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“Tartuffe” gives Fairbanks proof Theater UAF knows what they’re doing

Elika Roohi/Sun Star Columnist
April 8, 2014

Classical French comedy is just the genre you never knew you were missing out on.

UAF Theater and Film’s recent production of “Tartuffe” delivered on every level, from dramatic twists to rhyming disses to a stellar cast adorned with complicated classical costumes. The show wrapped up their closing weekend on Sunday afternoon, but if you missed it, here’s the breakdown.

The word ‘tartuffe’ translates to ‘religious hypocrite,’ which should tell you something about the plot. The story is centered around one family that has taken in a pious and well-meaning guest by the name of Tartuffe, played by Brian Tuohy, or so it seems. After a short amount of time, almost everyone seems to see the man for what he truly is—an impudent imposter.

However, the head of the household, Orgon, played by Sambit Misra, hasn’t quite noticed this yet, and is so taken with Tartuffe that he forces his daughter to marry him. Complications ensue. Orgon’s daughter, played by Katrina Kuharich, was already engaged to another man. Tartuffe actually has the hots for Orgon’s wife, played by Sierra Trinchet. And anytime anyone brings up Tartuffe’s true nature, Orgon dismisses their opinions completely. The story ends rather abruptly with everyone getting what they deserve.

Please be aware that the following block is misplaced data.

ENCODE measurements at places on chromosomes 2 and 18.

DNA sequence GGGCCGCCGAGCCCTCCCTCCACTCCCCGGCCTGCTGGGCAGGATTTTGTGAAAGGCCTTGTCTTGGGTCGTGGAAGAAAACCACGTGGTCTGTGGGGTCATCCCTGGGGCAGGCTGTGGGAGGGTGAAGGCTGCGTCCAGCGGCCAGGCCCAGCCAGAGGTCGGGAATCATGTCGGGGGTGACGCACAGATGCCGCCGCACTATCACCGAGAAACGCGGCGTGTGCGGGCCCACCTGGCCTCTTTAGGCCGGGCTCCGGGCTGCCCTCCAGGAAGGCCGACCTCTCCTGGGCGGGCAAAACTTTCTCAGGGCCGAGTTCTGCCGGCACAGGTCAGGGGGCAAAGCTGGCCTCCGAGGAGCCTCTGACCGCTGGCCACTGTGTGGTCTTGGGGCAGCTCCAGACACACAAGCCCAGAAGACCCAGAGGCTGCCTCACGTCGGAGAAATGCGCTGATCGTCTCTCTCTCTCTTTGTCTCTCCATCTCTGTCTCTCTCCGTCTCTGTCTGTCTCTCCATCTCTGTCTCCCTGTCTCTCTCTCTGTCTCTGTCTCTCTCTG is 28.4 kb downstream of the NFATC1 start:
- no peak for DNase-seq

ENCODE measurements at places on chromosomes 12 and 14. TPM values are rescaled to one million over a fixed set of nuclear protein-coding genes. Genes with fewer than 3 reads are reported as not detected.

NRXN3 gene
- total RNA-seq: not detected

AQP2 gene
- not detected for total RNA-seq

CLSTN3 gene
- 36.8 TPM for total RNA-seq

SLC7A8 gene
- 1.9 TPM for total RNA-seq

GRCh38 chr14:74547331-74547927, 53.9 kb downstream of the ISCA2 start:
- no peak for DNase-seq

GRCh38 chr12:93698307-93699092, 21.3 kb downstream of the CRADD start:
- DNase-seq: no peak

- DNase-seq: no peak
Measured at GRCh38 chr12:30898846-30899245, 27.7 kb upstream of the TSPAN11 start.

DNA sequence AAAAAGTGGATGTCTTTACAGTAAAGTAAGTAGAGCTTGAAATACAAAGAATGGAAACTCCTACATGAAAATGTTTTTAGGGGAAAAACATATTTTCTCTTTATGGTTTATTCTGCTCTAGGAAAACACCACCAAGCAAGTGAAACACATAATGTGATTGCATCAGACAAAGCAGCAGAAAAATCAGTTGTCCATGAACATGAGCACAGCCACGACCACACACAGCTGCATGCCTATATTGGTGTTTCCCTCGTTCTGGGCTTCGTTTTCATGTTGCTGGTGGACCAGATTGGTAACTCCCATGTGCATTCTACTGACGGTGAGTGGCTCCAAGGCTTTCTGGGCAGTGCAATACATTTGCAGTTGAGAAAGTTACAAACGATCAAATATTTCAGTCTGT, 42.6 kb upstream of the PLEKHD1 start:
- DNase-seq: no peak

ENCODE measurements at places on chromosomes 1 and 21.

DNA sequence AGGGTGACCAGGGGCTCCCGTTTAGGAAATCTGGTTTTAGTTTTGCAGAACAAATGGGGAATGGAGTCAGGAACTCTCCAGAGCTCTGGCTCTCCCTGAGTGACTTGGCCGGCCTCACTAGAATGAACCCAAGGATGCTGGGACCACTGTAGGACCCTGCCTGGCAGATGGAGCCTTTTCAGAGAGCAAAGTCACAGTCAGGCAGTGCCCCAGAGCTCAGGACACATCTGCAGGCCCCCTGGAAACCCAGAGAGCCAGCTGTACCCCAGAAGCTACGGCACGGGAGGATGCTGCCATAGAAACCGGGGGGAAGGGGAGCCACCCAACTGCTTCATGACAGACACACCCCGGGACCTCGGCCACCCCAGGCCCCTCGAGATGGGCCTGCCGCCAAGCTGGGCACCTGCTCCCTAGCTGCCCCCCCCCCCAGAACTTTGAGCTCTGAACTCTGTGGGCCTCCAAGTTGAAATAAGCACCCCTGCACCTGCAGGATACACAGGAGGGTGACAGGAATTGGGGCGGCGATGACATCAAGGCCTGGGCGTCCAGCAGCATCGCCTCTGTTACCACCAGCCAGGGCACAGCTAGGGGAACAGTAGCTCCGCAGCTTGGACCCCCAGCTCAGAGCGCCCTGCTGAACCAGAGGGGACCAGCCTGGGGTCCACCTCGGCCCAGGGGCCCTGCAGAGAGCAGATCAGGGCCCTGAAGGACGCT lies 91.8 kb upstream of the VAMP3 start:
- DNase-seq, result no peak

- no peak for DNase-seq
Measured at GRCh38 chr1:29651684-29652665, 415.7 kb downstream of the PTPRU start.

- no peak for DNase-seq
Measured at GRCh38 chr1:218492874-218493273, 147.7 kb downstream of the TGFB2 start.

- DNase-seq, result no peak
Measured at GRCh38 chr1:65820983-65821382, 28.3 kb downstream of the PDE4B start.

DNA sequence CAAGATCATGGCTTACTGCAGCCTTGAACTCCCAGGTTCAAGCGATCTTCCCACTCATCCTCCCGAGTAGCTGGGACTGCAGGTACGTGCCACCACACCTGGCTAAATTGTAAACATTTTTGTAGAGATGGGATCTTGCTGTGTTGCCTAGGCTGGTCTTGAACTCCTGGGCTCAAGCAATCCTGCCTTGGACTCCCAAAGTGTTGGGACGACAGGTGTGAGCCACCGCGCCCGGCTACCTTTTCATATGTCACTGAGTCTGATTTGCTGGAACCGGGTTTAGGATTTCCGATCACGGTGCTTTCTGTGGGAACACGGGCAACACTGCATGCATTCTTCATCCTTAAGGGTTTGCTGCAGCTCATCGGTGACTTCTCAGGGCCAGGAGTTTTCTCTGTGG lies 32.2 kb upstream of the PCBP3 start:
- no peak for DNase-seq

If it sounds tangled, that’s because it is.

The play may be set in 1760, but Moliere’s work is still pertinent. Dealing with people masquerading as something other than what they truly are is something we would all do well to dwell on from time to time. Especially in a world where it’s easy to hide behind a profile picture or skilled photoshopping.

In a poignant break from rhyming zingers during the play, Orgon’s brother, Cleante, played by Ethan Fifield, asks “There’s a vast difference, so it seems to me/between true piety and hypocrisy:/How do you fail to see it, may I ask?/Is not a face quite different from a mask?”

The plot is hard to follow at times, mostly due to the rhyming, proper prose everyone converses in. But once you get into the swing of the show and figure out exactly how all the characters are related to each other, it’s quite a ride.

Some highlights include Marley Horner’s excellent physical comedy as he plays Valere, the man who was supposed to marry Orgon’s daughter, Marianne, before her father insisted she marry Tartuffe. Kuharich as Marianne doesn’t have many lines during the show, but you never doubt what she’s feeling because she conveys every emotion Marianne would have at any second with expressions and squeals. And Nicole Cowans portrays the sassy maid Dorine so convincingly that you wonder if she’s had years of practice giving a piece of her mind to employers?

And finally, it never ceases to impress the number of words that can conceivably be rhymed with Tartuffe and still make sense in normal conversation.

If the show wasn’t enough to delight the audience, the cast had a special surprise at curtain call when they all came out and twerked to a dubsteb remix of Mozart’s “Ein Klein Nachtmusik.” That’s what I call keeping it relevant.

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